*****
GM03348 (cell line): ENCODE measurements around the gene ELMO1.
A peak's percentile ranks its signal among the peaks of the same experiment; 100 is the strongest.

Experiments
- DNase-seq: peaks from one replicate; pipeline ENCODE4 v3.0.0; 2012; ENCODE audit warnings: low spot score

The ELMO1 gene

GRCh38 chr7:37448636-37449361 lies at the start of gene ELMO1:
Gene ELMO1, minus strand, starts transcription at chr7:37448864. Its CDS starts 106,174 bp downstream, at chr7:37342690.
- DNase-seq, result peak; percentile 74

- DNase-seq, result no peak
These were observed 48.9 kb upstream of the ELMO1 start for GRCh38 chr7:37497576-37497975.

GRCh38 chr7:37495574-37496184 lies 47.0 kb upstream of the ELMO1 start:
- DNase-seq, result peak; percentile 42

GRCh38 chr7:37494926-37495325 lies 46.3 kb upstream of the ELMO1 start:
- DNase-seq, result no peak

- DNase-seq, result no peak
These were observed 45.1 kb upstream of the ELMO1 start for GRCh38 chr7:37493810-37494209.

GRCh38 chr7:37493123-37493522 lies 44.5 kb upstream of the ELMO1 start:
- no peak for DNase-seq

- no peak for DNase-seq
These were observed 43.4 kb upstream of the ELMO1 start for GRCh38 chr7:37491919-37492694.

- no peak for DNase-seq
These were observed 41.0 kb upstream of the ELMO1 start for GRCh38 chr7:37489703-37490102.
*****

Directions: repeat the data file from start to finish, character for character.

GM03348 (cell line): ENCODE measurements around the gene ELMO1.
A peak's percentile ranks its signal among the peaks of the same experiment; 100 is the strongest.

Experiments
- DNase-seq: peaks from one replicate; pipeline ENCODE4 v3.0.0; 2012; ENCODE audit warnings: low spot score

The ELMO1 gene

GRCh38 chr7:37448636-37449361 lies at the start of gene ELMO1:
Gene ELMO1, minus strand, starts transcription at chr7:37448864. Its CDS starts 106,174 bp downstream, at chr7:37342690.
- DNase-seq, result peak; percentile 74

- DNase-seq, result no peak
These were observed 48.9 kb upstream of the ELMO1 start for GRCh38 chr7:37497576-37497975.

GRCh38 chr7:37495574-37496184 lies 47.0 kb upstream of the ELMO1 start:
- DNase-seq, result peak; percentile 42

GRCh38 chr7:37494926-37495325 lies 46.3 kb upstream of the ELMO1 start:
- DNase-seq, result no peak

- DNase-seq, result no peak
These were observed 45.1 kb upstream of the ELMO1 start for GRCh38 chr7:37493810-37494209.

GRCh38 chr7:37493123-37493522 lies 44.5 kb upstream of the ELMO1 start:
- no peak for DNase-seq

- no peak for DNase-seq
These were observed 43.4 kb upstream of the ELMO1 start for GRCh38 chr7:37491919-37492694.

- no peak for DNase-seq
These were observed 41.0 kb upstream of the ELMO1 start for GRCh38 chr7:37489703-37490102.